After this course was finished, Number Three was up. This was by far my favorite: The Kitchen’s Dungeness Crab-Maine Lobster “Melt.” A delicate puff pastry lazily housed a butter-poached Maine lobster and dungeness crab mixture which included house preserved lemon and Modesto sourced goat cheese for an even richer flavor. It was surrounded by chervil water and caviar.
By now, we were ready for some red wine. Douglas recommended a bright, cheery, non-earthy Pinot Noir for the occasion: Lady Slipper from the Carneros appellation.
The main meat course was up next! I did not partake fully (more on that later!), so instead of the regular dish, the expert cooks whipped up a peppercorn crusted seared ahi for me. But first, let’s get to the dish! This was a slice of sheer heaven for any carnivore. Beef from Montana Ranch was grilled, then slow roasted at a low temperature before making its way to us, medium rare. While I would be appalled at anyone cooking this any longer, they are more than happy to accommodate anyone who wants their tenderloin burnt to a crisp! It was crusted in ground telecherry peppercorns and set atop a poached egg sauce and a reduction of some kind. The coup de grace, however, were the frittes. These were slices of potatoes fried, not in zero transfat vegetable oil. No. These were fried in pork and duck fat, yielding the most flavorful, crunchy fries imaginable. You could cut the beef with a fork, trust me, I tried. Indeed, it was so tender, I bet you could cut it with a rubber coated toddler spoon.
The finished product!
They made a special peppercorn crusted ahi tuna for me:
But I just couldn’t resist!
And then came the white-gloved tea service. And when they say “white glove,” they mean it. The “tea dude” has monogrammed white gloves. Not only do they serve excellent French press coffee, they are expert tea “makers,” with herbs and teas they grow. They’ll also create any blend you wish and steep it not a second too long, or too short. This is where iPhones came in handy!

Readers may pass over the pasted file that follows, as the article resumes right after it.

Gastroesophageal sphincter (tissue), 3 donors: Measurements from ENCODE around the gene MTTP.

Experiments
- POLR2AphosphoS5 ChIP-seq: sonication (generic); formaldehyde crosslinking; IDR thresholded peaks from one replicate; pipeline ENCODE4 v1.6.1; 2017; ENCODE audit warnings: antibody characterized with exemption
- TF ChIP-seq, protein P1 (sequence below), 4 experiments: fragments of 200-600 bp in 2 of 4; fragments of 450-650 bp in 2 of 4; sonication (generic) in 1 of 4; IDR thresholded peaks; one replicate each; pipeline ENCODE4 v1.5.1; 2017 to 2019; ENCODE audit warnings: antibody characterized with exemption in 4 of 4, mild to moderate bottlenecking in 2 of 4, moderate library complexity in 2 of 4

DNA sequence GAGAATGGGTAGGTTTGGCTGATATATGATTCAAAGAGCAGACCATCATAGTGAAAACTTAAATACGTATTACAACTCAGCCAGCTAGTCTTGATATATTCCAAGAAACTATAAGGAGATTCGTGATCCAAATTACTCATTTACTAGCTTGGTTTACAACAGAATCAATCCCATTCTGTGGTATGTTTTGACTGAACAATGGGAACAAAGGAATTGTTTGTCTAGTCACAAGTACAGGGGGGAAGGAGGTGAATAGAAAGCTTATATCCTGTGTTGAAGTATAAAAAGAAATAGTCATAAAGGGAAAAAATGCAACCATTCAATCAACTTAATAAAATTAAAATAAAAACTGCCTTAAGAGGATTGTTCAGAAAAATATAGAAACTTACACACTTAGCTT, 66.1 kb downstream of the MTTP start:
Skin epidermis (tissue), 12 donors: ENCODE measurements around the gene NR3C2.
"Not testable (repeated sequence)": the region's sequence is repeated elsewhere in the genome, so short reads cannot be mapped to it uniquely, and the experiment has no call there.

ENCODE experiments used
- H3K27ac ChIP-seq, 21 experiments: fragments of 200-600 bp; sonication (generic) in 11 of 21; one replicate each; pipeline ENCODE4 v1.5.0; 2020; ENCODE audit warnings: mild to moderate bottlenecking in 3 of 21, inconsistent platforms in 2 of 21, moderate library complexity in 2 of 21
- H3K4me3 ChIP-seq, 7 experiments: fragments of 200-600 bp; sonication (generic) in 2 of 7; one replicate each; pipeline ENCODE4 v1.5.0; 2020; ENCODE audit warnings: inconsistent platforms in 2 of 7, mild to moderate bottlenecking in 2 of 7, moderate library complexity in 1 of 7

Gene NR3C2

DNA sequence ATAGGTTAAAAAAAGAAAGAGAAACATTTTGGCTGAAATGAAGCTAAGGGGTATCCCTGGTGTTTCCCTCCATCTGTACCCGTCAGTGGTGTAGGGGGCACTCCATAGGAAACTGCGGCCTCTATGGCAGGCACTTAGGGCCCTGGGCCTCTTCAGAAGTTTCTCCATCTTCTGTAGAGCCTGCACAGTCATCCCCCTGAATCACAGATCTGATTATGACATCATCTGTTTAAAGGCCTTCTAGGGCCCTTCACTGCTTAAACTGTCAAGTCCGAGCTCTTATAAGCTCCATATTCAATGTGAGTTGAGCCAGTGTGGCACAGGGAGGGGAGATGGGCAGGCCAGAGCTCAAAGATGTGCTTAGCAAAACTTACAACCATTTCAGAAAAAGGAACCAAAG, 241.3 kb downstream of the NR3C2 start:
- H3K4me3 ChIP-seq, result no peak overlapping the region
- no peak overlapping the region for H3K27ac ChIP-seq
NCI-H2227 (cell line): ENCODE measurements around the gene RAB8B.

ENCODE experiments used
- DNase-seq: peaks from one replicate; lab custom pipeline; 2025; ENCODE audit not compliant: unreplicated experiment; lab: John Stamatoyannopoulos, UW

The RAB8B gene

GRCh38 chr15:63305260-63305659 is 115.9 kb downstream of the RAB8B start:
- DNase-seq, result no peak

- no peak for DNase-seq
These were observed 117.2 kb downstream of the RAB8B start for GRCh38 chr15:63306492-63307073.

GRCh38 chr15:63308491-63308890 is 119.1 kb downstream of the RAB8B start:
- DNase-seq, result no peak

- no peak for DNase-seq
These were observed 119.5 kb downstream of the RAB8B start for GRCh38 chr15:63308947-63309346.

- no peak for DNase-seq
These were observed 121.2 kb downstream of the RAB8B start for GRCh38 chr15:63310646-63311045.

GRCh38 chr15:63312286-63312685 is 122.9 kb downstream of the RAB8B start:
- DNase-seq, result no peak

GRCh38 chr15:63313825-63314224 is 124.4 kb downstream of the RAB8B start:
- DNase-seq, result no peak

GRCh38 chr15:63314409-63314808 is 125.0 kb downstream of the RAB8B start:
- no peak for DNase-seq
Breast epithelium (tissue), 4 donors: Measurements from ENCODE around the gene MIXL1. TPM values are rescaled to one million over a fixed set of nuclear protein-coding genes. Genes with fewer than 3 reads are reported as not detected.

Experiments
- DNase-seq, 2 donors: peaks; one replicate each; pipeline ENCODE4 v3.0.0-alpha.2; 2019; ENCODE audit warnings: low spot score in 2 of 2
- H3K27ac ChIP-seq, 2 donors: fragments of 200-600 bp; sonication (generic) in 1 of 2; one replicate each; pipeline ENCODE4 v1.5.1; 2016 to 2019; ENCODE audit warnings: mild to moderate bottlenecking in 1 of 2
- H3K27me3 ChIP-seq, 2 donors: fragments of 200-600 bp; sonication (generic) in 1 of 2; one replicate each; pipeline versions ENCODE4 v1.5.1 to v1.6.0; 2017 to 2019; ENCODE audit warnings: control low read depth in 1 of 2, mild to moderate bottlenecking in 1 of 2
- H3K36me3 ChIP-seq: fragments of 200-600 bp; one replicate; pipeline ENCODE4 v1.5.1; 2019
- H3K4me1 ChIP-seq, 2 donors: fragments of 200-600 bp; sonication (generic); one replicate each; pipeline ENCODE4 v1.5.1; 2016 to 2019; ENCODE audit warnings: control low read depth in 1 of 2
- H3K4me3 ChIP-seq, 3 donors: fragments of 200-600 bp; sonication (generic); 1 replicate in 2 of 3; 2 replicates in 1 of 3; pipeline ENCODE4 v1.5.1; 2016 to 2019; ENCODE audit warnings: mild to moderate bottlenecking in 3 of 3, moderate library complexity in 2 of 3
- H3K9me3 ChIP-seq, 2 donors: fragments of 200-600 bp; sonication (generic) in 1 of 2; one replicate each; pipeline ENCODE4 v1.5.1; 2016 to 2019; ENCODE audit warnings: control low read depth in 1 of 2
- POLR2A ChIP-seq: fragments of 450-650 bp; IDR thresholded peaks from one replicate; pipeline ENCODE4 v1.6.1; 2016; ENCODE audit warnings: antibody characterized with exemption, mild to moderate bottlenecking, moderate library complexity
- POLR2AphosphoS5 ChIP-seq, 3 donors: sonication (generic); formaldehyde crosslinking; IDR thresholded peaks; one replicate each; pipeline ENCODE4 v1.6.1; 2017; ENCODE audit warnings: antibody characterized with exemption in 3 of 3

I selected Nancy’s Blend, an amazing mixture of herbal teas, the majority of which was lavender.
And finally dessert!
Toasted macadamia nut-warm chocolate cake with vanilla bean ice cream, coconut foam and a sugared tuile.
The evening finally wound down as people slowly filtered out, their bellies full and minds quieted by wine and chocolate. We hung back, taking our time and chatting with Chef Noah. It wasn’t until after midnight when we finally exited “Disneyland for Foodies” and headed back home.
The man himself… Randall, who spent a ton of time with us, chatting about everything from his kids to social media. When we ran into him at Selland’s a few days later, he remembered us, introduced us to his son Josh, and even remembered that we were there for my birthday… and he remembered my name.
The entire philosophy of The Kitchen is mi casa es su casa. They encourage you to wander around the kitchen, enjoy a glass of wine by the fireplace on the patio, even chop a few things, if you want. Because everything is prepared before your eyes, you get a feel for the time, effort, and care they put in every single dish. They are attentive, gracious, and eager to tell you all about what you’re eating. Here are some shots from within.
While it is not cheap to experience The Kitchen, it is well worth every penny for foodies. You can return to any course you wish (I had seconds of the Third Act!) and even repeat the entire menu if you want to. I have no idea if anyone ever has… I’ll just have to remember to ask Randall next time I visit!
Yum! My mouth is watering after those amazing photos and descriptions. A went about a year ago and I fell in love with the French onion soup. Oh.my.gawd.
Hehe, Iknowright?! Best ever!
Thanks for reading, Gina! I will most definitely keep blogging about Selland’s restaurants! Yum-zilla!
Looks like a magical night. We’d love to share the next one with you! Looking forward to NYE!
Can’t wait for it! See you soon!
Love your new blog! Will definitely have to check out the porch as well. Thad and i got a gift certificate to the kitchen for christmas. We’re saving it for our anniversary in april, but this post has me even more impatient for it:-)
I meant march!